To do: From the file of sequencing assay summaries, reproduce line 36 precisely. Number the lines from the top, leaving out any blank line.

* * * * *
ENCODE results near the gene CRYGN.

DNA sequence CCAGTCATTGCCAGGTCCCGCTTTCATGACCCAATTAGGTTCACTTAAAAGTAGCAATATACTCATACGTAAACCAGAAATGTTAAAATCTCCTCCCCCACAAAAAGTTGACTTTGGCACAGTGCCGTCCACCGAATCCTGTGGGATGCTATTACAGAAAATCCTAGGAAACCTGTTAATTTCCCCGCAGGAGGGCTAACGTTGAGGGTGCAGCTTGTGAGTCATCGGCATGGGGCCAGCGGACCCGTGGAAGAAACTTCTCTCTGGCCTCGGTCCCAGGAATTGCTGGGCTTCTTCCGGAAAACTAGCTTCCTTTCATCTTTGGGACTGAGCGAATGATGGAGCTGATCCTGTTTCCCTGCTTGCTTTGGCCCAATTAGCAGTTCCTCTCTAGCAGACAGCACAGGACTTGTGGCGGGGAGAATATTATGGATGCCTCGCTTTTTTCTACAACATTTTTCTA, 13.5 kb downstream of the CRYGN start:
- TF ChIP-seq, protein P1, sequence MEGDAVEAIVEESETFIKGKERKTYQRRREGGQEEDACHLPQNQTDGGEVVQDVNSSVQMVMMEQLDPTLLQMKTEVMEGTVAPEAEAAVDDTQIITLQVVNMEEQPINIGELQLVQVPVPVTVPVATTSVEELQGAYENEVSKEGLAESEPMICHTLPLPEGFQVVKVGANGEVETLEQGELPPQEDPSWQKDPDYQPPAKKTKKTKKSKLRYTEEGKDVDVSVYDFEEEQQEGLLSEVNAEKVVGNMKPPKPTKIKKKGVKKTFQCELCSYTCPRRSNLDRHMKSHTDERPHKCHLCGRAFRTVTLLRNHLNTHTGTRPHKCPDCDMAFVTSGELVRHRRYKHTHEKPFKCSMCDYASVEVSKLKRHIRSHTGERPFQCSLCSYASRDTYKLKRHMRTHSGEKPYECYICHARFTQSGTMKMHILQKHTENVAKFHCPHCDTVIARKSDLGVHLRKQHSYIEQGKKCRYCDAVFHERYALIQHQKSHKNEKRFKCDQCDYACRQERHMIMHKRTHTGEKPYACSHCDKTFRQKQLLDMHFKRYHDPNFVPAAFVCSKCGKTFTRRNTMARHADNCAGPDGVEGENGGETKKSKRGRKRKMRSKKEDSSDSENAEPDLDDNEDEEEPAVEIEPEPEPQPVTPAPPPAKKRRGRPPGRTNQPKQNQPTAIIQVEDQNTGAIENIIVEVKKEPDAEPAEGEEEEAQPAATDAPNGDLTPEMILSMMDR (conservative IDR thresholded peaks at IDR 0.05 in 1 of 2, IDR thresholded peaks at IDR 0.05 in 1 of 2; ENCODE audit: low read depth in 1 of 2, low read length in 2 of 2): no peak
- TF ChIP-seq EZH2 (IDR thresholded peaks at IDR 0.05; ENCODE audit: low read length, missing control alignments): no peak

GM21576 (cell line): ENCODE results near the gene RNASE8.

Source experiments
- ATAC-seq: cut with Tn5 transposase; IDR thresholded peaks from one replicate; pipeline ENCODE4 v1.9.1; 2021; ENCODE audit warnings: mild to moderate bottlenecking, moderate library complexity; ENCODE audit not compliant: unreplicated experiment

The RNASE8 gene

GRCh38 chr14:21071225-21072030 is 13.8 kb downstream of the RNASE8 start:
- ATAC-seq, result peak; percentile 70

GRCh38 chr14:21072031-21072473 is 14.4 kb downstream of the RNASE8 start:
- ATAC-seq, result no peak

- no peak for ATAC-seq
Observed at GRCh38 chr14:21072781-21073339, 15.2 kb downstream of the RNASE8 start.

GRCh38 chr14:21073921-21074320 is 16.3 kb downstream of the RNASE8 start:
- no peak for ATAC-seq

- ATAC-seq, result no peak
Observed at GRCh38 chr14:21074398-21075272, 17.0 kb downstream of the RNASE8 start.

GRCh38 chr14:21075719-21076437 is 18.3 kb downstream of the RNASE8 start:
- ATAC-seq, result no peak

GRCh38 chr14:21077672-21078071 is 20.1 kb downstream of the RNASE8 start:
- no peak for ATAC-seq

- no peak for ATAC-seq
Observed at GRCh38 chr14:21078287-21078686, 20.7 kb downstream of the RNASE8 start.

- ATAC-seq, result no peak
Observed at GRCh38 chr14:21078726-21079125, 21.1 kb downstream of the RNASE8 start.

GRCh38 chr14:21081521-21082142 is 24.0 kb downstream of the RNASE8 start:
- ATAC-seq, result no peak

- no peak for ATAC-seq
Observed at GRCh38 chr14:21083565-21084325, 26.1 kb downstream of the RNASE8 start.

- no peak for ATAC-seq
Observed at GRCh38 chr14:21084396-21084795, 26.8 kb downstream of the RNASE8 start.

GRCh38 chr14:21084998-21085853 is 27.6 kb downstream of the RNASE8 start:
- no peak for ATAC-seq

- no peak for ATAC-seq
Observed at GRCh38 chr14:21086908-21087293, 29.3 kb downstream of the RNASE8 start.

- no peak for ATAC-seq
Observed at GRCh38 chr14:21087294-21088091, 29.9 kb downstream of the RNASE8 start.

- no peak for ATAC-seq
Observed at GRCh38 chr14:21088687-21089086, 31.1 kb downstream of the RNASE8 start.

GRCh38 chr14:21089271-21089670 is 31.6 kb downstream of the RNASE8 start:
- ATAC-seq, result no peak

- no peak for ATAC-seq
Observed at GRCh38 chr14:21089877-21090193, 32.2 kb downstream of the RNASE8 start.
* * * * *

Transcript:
Observed at GRCh38 chr14:21086908-21087293, 29.3 kb downstream of the RNASE8 start.